IMF Executive Board Concludes 2008 Article IV Consultation Discussions with People's Republic of China — Hong Kong Special Administrative RegionPublic Information Notice (PIN) No. 08/145
December 8, 2008
Public Information Notices (PINs) form part of the IMF's efforts to promote transparency of the IMF's views and analysis of economic developments and policies. With the consent of the country (or countries) concerned, PINs are issued after Executive Board discussions of Article IV consultations with member countries, of its surveillance of developments at the regional level, of post-program monitoring, and of ex post assessments of member countries with longer-term program engagements. PINs are also issued after Executive Board discussions of general policy matters, unless otherwise decided by the Executive Board in a particular case. The staff report (use the free Adobe Acrobat Reader to view this pdf file) for the 2008 Article IV Consultation with People's Republic of China - Hong Kong Special Administrative Region is also available.
On December 1, 2008, the Executive Board of the International Monetary Fund (IMF) concluded the Article IV consultation discussions with People's Republic of China—Hong Kong Special Administrative Region (SAR).1
Hong Kong SAR's economy has undergone a remarkable metamorphosis over the past decades. These changes have resulted in almost all manufacturing operations moving to the Pearl River Delta. At the same time, the economy has leveraged its strong institutional framework, flexible labor and product markets, and status as a global financial center to transform itself into a dynamic, knowledge-based, service economy. Hong Kong SAR has emerged from this process of deep-rooted change with an enviable growth performance that has averaged 7 percent over the past four years. Unemployment has fallen to the lowest point in more than a decade, rising disposable incomes have propelled forward private consumption, and productivity growth has been high.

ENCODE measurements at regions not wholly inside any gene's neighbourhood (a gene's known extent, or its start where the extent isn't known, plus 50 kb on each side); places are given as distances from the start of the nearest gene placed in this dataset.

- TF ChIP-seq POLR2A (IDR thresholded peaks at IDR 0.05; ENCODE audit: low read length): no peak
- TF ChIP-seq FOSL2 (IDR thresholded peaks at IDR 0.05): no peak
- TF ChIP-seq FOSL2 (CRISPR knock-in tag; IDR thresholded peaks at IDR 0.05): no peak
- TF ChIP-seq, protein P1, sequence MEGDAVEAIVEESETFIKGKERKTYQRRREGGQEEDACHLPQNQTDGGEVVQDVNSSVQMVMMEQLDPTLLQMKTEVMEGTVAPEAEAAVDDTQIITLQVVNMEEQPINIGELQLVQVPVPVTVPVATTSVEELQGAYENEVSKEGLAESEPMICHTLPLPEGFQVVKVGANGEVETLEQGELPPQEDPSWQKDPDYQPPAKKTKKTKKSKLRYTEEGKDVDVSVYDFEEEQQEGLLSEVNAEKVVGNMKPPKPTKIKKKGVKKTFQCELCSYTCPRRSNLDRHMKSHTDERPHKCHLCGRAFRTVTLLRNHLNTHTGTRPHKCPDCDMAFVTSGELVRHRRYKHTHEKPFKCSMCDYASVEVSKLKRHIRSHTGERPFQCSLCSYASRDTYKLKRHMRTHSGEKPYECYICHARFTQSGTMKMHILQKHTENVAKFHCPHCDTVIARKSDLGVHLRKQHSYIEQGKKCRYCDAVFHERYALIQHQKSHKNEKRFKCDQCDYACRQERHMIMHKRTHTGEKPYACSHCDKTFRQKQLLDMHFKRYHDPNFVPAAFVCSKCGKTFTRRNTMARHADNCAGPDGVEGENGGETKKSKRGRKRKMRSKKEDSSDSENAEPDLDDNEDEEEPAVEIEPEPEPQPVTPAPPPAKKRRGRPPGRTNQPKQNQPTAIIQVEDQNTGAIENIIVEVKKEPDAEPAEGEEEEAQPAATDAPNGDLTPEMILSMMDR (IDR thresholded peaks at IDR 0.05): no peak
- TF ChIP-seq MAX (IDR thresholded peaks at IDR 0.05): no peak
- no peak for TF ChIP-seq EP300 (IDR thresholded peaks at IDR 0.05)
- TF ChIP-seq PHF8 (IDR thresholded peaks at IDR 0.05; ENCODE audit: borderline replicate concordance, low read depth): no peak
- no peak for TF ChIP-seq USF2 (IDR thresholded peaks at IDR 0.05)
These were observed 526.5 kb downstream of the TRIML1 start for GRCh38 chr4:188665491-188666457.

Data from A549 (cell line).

However, as one of the most open economies in the world and with its focus on financial and trade services, Hong Kong SAR is highly exposed to the unfolding crisis in international financial markets and to the slowdown in the global economy. There are now clear signs of economic deceleration.
Net exports of goods and services fell in the first half of 2008, as the terms of trade worsened and demand from the E.U., Japan, and the United States weakened. However, the current account surplus has declined only modestly, in part due to higher investment income. Portfolio flows have rotated out of equities and into local currency and deposit holdings.
Consumer price inflation has increased over the past two years, driven by imported food inflation and an upward trend in the cost of housing. While headline figures have fallen rapidly in recent months, after adjusting for the effect of recent budgetary measures, underlying inflation appears to have only just peaked.
In the 2007/08 fiscal year (April-March), the consolidated fiscal surplus was 7¾ percent of GDP, overperforming the budget target by 6 percent of GDP and helped greatly by the stock and housing market boom and by buoyant land sales (which generated 3.2 percent of GDP in stamp duties and almost 8 percent of GDP in nontax revenue). The 2008/09 budget, and a supplementary fiscal package announced in July, introduced a sequence of measures to return fiscal resources back to Hong Kong SAR's citizens, protect lower income groups from food and fuel price increases, and expand infrastructure spending. The combined budget and supplement now target a fiscal deficit of ¾ percent of GDP for the 2008/09 fiscal year.
Since the second half of 2007, equity markets have lost two-thirds of their value and lingering concerns over counterparty risk have raised interbank rates for lending at longer maturities. In September, unfounded rumors of liquidity problems and losses from international exposures catalyzed a fleeting retail deposit run at one major retail bank. This was followed by an increase in interbank rates and tight liquidity conditions, particularly for term lending. A flight to quality also pushed nominal interest rates on the government's Exchange Fund Paper negative for several days. The spot exchange rate appreciated towards the strong side of the convertibility undertaking, hitting the band in late October and early November.
Executive Board Assessment